Arguments #3: "'Him of Many Faces.' [...] 'And many names,' the kindly man had said. 'In Qohor he is the Black Goat, in Yi Ti the Lion of Night, in Westeros the Stranger.'"
Conclusion #3: After the failed Hammer, the sorcery was cast directly upon the Others (or upon an individual Other that was duly captured), but, again, it shatters.

Premise #4: "'Nissa Nissa [...] bare your breast, and know that I love you best of all that is in this world.' She did this thing, why I cannot say [...] her blood and her soul and her strength and her courage all went into the steel [...] the Red Sword of Heroes."
Argument #4: "This is bloodmagic, lady. Only death may pay for life."
Conclusion #4: Lightbringer, "the red magic of heroes", only works against the Others though life-death bargain / sacrifice of innocents.

That's it. Hope it is of any value/help.

LB is not and has never been real. It is a myth, based on the events of the long night and the last hero after the story traveled untold thousands of leagues east, changing slightly with each retelling and translation. 
The purpose of it isn't to have a literal object that is reforged or remade. It is a plot device to describe characters and their journey, specifically Jon, Dany and Bran

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4 minutes ago, Dorian Martell's son said:

It is a plot device to describe characters and their journey, specifically Jon, Dany and Bran

Would you mind to elaborate this part?

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18 minutes ago, Ckram said:

What led you to assume so?

These quotes:

  • “When your dragons were small they were a wonder. Grown, they are death and devastation, a flaming sword above the world.” - Daenerys, ADWD
  • “In Volantis, thousands of slaves and freedmen crowd the temple plaza every night to hear Benerro shriek of bleeding stars and a sword of fire that will cleanse the world. He has been preaching that Volantis will surely burn if the triarchs take up arms against the silver queen.” - Tyrion, ADWD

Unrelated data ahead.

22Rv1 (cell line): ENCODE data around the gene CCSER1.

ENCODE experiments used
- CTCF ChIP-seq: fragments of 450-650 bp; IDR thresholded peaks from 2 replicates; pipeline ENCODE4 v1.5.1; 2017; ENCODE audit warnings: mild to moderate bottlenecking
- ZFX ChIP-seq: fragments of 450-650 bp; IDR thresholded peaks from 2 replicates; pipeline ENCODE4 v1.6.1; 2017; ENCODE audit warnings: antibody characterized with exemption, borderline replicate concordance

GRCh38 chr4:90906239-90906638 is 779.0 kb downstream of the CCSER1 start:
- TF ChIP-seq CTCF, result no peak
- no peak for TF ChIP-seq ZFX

The comet is also a major clue. Smaug in the Hobbit is first seen by the people of Laketown as "a spark of fire rushing towards them and growing ever huger and more bright."  Like a star coming straight for them. In Memory, Sorrow, and Thorn, the star called "The Conqueror’s Star" served a similar function.

More quotes that suggest the comet is a herald of AA, Daenerys, and her dragons:

Four times it's described as a herald for a dragon:

  • “Doubtless that was what they told Joffrey; Sansa was not so sure. “I’ve heard servants calling it the Dragon’s Tail.” “King Joffrey sits where Aegon the Dragon once sat, in the castle built by his son,” Ser Arys said. “He is the dragon’s heir—and crimson is the color of House Lannister, another sign. This comet is sent to herald Joffrey’s ascent to the throne, I have no doubt. It means that he will triumph over his enemies.” - Sansa, ACOK
  • “There is the sign you have waited for, blazoned on the sky. Red, it is, the red of flame, red for the fiery heart of the true god. it is his banner—and yours! See how it unfurls across the heavens like a dragon’s hot breath, and you the Lord of Dragonstone. It means your time has come, Your Grace." - Prologue, ACOK
  • “In the streets, they call it the Red Messenger,” Varys said. “They say it comes as a herald before a king, to warn of fire and blood to follow.” - Tyion, ACOK
  • “The Dothraki named the comet shierak qiya, the Bleeding Star. The old men muttered that it omened ill, but Daenerys Targaryen had seen it first on the night she had burned Khal Drogo, the night her dragons had awakened. It is the herald of my coming, she told herself as she gazed up into the night sky with wonder in her heart. The gods have sent it to show me the way.” - Daenerys, ACOK

The comet is also the main reason Dany lit Drogo's funeral pyre.

After "the bleeding star," more imagery is added: a sword from the forge (fire) and a red sword (of blood):

  • The Red Sword,” the Bull named it; he claimed it looked like a sword, the blade still red-hot from the forge. When Arya squinted the right way she could see the sword too, only it wasn’t a new sword, it was Ice, her father’s greatsword, all ripply Valyrian steel, and the red was Lord Eddard’s blood on the blade after Ser Ilyn the King’s Justice had cut off his head. Yoren had made her look away when it happened, yet it seemed to her that the comet looked like Ice must have, after.” - Arya, ACOK